Allow me to ramble a little if you will. Consider light switches. We’ve been used to them our whole lives, and even if we’re being generous, they haven’t changed much at all over that course of time. For someone who grew up in the 80s, that’s a pretty long time for such a commonplace interface to not have undergone major changes.
Perhaps the biggest change we’ve seen was the gradual switching (no pun intended) from those little stick switches that flipped up and down to the nowadays commonplace flat switches that push in at the top or bottom.
Seriously. That’s about it. That’s about the only interfacial change we’ve seen in the light switch in our generation. To me that means one of two things: either it’s such a good invention that it just hasn’t needed any change, or we haven’t been devoting it enough attention as designers.
Now don’t get me wrong, I think the light switch is a fabulous invention. However, I don’t think it’s perfect. One of the biggest complaints I have is the lack of any kind of obvious relationship between the switch and the device. A perfect example is my bathroom. I have three switches in a row on an unmarked panel on the wall. These control, in order, the main light, the shower light, and the fan.
If I were to design an interface for turning on devices in a bathroom, this is not how I would do it. If this were an app, the buttons would first of all be labeled with an icon at the very least. You would never see three completely blank and identical buttons in a row in a software interface. To this day I don’t think I’ve ever seen a single labeled light switch on a room. On appliances, yes, but not a room panel.
Secondly, I question the order. It seems to be implicitly grouped by switch type. For instance, the two switches that control the lights are first in the panel. There’s no other conceivable reason to order them this way, and yet the group is not indicated in any fashion (let alone, clearly) on the actual interface. I’m left to infer this and remember it until I can simply form a habit of which switch to press.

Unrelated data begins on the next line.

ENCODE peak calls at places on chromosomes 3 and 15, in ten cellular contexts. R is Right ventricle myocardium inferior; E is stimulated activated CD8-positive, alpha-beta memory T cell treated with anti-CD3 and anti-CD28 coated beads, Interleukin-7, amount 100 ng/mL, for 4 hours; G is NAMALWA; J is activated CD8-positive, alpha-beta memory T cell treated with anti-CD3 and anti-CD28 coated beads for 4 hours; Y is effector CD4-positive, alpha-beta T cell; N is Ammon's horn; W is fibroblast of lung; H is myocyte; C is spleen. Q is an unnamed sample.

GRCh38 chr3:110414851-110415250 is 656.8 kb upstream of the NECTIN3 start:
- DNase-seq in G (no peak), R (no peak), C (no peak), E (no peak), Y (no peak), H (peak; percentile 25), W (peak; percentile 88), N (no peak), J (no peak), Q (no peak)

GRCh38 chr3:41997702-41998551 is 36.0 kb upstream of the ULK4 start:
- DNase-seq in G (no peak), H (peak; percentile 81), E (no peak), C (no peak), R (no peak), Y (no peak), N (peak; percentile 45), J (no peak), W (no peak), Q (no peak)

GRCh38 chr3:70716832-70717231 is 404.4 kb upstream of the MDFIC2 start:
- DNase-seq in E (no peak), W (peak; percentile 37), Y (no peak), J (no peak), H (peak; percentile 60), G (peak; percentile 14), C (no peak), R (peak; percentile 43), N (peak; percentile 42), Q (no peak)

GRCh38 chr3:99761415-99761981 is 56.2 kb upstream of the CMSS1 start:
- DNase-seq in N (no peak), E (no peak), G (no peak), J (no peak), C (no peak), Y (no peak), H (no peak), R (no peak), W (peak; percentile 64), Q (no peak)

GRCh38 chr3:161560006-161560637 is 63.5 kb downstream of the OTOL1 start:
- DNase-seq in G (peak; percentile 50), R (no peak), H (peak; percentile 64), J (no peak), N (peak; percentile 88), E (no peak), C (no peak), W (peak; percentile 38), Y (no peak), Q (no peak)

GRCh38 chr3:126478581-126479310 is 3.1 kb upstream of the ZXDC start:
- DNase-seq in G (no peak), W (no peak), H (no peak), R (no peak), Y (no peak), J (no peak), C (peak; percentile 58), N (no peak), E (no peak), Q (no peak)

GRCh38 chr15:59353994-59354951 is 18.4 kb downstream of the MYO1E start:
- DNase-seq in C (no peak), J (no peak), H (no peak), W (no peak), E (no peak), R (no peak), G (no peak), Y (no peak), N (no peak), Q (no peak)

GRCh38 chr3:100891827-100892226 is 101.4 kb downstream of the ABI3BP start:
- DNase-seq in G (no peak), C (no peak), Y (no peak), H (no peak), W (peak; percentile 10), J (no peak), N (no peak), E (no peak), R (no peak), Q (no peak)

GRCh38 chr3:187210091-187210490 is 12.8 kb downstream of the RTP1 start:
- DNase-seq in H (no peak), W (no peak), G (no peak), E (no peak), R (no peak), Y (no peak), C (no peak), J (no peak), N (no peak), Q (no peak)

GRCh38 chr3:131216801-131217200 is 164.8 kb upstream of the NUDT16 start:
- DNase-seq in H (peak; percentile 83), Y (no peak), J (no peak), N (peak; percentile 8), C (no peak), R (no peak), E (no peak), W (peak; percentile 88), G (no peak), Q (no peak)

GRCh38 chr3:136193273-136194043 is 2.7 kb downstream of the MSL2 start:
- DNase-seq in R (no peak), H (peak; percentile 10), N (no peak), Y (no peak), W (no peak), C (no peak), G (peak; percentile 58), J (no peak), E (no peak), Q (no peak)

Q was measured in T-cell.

The order makes no sense to me. Why group the switches by type, unless the group were clearly indicated? The first button is obviously in the correct location, but it has nothing to do with its type. It has to do with the frequency of use of that button. It is the primary button because it controls the thing in the room that is used most frequently. So frequently, in fact, that if a room could have a default button, that would be it. So why don’t the other buttons on the panel follow this same frequency-of-use pattern? If it did, the fan button would surely come second because, if I’m being modest, it is used for more than just showering, unlike the shower light.
Which in fact, brings me to another point. The shower light and fan are almost always used together. In fact, I get angry when I forget to turn the fan on when I have a shower. A good user interface designer might take note of this and design the interface such turning on the shower light automatically turned on the fan. And heck, if we’re being creative, maybe turning off the shower light kept the fan on for a configurable amount of time.
Come on people, we’re pioneering the 21st century here, let’s start to design our living spaces in the same way we design our apps. Just think of the things we could achieve. And do you think we’d want to go back after that? Let’s just do it now.